Newly Merged Huntsville Tech Company is Just Warming Up

Ignite President and CEO Jason Shelton (Contributed)

Huntsville is one of those places with businesses that attract brainpower, expertise, and competency. Either that or it’s one of those cities with brainpower, expertise, and competency that attract and create business opportunities.

That’s the case with Ignite Fueling Innovation, or Ignite, a Business Council of Alabama member in its second generation of leadership that is planning for the future.

Known as ALATEC until last year’s purchase of and merger with USi, the company was rebranded as Ignite. It and its approximately 250 employees provide technical and professional services to federal and commercial customers in 17 states.

Ignite is led by President and CEO Jason Shelton, Chief Operating Officer Brandon Umphrey, Chief Marketing Officer Clayton Hinchman, and Chief Financial Officer Trent Poff.

“Our team of uniquely qualified experts enable the Army to test and validate future concepts in a cost effective manner via simulation systems,” said Shelton, who joined ALATEC in 2009 with initial responsibility for business development and growth.Ignite is a common Huntsville story: A group of retired military officers networked and envisioned a consulting firm. In 2006, they were awarded the company’s two first-prime contracts providing modeling and simulation-based analytics to the U.S. Army at White Sands Missile Range, N.M., and Fort Leavenworth, Kan.

Since then, Ignite has doubled in both revenue and personnel.

It’s also done something else that is becoming more and more common. In 2012, Ignite established an Employee Stock Ownership Plan with an eye to the future as a self-sustaining, employee-owned company.

Ignite is the third profiled BCA member with an ESOP plan. Avon Solutions was profiled in June and Vulcan Inc., whose president and CEO is 2016 BCA Chairman Tommy Lee, was profiled in the Business Advocate.

“The ESOP model has provided individual owners a mechanism for recognizing financial benefit from their risk and hard work while ensuring the organization endures and a broader audience of employee owners have the potential for financial return as well,” Shelton said.

Shelton was first exposed to the ESOP model when working for BCA-member Camber Corp. and saw how it can be a major catalyst for business growth. “It builds financial security for families and fuels innovation on the part of employee-owners,” Shelton said.

Shelton, along with then-USi owner Hinchman, orchestrated a buyout that broadened Ignite’s offerings beyond the federal space to include Educational IT services such as digital 1:1 conversion and sustainment.

Acquisition and rebranding complete, Ignite certified as a VA Center for Veteran’s Enterprise Service-Disabled Veteran Owned Small Business (SDVOSB).

As part of a deliberate diversification plan, Ignite recently entered the NASA business space. Ignite employee-owners are developing web-based applications for the Marshall Space Flight Center and providing a full array of logistical support to the International Space Station and the Commercial Crew Program.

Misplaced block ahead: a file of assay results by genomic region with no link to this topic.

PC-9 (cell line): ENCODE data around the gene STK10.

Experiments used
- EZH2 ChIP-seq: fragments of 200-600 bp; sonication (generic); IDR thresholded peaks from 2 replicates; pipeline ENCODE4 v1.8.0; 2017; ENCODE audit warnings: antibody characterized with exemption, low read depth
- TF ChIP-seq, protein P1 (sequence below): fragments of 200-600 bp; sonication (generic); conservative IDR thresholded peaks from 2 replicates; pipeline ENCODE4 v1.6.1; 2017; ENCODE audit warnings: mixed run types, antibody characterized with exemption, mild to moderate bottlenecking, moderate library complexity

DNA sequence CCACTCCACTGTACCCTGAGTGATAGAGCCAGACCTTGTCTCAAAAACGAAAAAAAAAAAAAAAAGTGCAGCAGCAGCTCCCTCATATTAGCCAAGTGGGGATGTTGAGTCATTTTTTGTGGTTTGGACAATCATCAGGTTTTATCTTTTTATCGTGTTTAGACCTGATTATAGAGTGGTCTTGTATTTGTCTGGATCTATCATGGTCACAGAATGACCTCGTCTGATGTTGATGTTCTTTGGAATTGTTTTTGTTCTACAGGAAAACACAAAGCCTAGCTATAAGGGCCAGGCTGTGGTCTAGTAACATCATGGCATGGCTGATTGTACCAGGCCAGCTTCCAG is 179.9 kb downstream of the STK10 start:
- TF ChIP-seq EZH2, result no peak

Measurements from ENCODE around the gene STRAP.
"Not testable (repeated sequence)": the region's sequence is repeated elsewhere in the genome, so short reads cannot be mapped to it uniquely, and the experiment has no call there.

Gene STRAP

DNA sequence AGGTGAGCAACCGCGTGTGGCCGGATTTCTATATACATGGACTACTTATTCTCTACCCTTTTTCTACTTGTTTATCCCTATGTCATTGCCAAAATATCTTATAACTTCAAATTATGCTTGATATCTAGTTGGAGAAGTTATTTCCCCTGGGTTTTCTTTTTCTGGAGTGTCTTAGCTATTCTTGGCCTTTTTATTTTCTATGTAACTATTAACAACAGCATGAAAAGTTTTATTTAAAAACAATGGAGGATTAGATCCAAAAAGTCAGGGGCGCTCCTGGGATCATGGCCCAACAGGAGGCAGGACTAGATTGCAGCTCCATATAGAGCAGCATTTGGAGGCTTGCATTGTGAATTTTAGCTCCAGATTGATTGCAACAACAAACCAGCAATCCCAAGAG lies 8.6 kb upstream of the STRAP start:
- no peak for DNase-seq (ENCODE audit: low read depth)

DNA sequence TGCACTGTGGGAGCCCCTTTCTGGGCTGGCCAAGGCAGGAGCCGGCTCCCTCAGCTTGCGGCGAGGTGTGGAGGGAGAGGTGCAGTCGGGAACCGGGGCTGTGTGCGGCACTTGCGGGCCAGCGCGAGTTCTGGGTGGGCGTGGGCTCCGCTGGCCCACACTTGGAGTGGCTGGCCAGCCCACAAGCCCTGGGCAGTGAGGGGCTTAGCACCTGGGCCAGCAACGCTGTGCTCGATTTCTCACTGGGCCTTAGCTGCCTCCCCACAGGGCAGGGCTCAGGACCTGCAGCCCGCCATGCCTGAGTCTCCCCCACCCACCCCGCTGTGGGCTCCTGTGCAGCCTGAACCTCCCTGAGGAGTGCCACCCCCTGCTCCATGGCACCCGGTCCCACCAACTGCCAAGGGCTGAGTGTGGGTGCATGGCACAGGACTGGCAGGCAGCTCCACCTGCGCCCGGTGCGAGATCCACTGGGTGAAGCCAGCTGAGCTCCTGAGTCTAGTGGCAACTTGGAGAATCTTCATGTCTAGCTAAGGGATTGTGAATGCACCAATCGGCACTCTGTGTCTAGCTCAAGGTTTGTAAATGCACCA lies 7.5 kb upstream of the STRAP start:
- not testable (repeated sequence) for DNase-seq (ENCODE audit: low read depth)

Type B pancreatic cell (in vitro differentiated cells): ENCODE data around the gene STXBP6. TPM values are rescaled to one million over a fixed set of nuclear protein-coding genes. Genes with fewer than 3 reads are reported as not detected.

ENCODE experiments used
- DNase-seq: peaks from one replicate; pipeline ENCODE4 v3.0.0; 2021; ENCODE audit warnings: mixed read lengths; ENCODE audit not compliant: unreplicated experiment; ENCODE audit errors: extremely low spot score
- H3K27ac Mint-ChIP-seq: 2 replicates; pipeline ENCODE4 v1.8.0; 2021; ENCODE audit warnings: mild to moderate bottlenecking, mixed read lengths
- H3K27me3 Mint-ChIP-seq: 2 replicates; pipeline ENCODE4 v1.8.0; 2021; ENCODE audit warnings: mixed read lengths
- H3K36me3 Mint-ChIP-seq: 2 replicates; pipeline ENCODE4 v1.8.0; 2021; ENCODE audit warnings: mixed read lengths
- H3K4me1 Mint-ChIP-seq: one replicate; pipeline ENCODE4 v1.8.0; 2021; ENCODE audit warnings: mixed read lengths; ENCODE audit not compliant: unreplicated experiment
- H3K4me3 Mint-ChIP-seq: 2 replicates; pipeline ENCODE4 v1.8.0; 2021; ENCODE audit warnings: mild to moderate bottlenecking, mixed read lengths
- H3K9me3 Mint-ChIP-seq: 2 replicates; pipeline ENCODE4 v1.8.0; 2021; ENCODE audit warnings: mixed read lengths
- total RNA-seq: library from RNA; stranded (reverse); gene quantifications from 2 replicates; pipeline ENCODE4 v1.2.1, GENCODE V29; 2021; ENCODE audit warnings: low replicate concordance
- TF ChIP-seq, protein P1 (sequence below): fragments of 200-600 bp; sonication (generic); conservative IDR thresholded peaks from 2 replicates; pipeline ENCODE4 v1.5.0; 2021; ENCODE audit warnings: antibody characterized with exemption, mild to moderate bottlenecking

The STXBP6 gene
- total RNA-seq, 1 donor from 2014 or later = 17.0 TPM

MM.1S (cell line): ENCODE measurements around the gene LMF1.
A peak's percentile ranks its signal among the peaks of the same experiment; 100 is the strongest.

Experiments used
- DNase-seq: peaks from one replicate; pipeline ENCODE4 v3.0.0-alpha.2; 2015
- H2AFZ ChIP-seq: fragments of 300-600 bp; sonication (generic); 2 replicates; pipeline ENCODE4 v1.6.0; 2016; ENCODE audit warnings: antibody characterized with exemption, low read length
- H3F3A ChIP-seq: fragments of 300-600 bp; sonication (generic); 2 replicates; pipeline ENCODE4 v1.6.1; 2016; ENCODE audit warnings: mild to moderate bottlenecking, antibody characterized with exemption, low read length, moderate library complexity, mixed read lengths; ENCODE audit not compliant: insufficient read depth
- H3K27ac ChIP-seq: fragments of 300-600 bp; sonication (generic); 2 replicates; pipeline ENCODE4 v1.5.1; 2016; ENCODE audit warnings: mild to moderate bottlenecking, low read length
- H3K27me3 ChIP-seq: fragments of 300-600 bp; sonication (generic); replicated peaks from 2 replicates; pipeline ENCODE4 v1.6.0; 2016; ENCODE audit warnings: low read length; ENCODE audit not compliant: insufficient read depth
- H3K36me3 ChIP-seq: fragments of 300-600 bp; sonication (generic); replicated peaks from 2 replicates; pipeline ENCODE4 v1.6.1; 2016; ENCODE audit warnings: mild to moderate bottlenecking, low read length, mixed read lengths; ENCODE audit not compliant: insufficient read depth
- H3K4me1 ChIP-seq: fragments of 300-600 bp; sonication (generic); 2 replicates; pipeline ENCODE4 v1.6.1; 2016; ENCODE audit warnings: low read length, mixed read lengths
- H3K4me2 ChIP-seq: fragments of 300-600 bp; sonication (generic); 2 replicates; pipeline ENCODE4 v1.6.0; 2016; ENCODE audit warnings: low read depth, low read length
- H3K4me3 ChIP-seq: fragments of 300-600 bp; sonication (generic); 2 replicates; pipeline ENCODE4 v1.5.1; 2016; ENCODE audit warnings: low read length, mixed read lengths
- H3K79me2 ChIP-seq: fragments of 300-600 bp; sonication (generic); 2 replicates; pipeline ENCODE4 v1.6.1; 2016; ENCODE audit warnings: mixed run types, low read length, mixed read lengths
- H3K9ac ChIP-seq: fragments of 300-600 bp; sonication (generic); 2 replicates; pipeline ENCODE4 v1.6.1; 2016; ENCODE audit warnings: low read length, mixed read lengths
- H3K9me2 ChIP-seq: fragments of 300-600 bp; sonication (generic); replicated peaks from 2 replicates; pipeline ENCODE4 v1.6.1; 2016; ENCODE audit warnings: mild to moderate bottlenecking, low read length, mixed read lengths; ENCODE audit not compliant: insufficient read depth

“We are excited to begin our partnership with NASA at a time when the nation has made a commitment to explore Mars and deep space,” Shelton said.

Ignite recently entered into a formal NASA Shared Services Center sponsored Mentor-Protégé agreement with SAIC. The program is designed to ensure NASA has continued access to innovative small businesses that are being actively mentored by veteran large-business service providers.

Shelton was well prepared to work in the Rocket City supporting organizations such as the Missile Defense Agency and U.S. Army Space and Missile Defense Command. He served 12 years in the Army and Army National Guard as an Air Defense Artillery officer working principally in Joint and Coalition integration of missiles and radar systems around the globe.

“I know I’m incredibly fortunate to lead an organization like Ignite and at the time I entered military service never could have foreseen the unique turn of events that would take place to bring me to this point today,” he said in a recent interview.

Shelton said his biggest business challenge in leading a growing organization is common to all small businesses in the federal space.

“You work a deliberate plan to grow and expand into broader markets but each incremental step in growth means you lose some of the competitive advantage afforded to small businesses,” he said. “It’s a welcome challenge that comes with success and growth.”

Shelton said the Ignite executive team has an ongoing dialogue about how to further differentiate the company “in a very congested and competitive market.”

“We believe we have a number of things that make us stand apart,” he said. “In the recent past, we have invested significant time and resources into state-of-the-industry business systems such as accounting and human capital management,” Shelton said. “We also strive through education and incentive programs to foster a climate of innovation that rewards our talented employee-owners who bring creative and effective solutions to the clients we serve.

“We are optimistic that the years ahead will result in a continued pattern of success and growth,” Shelton said.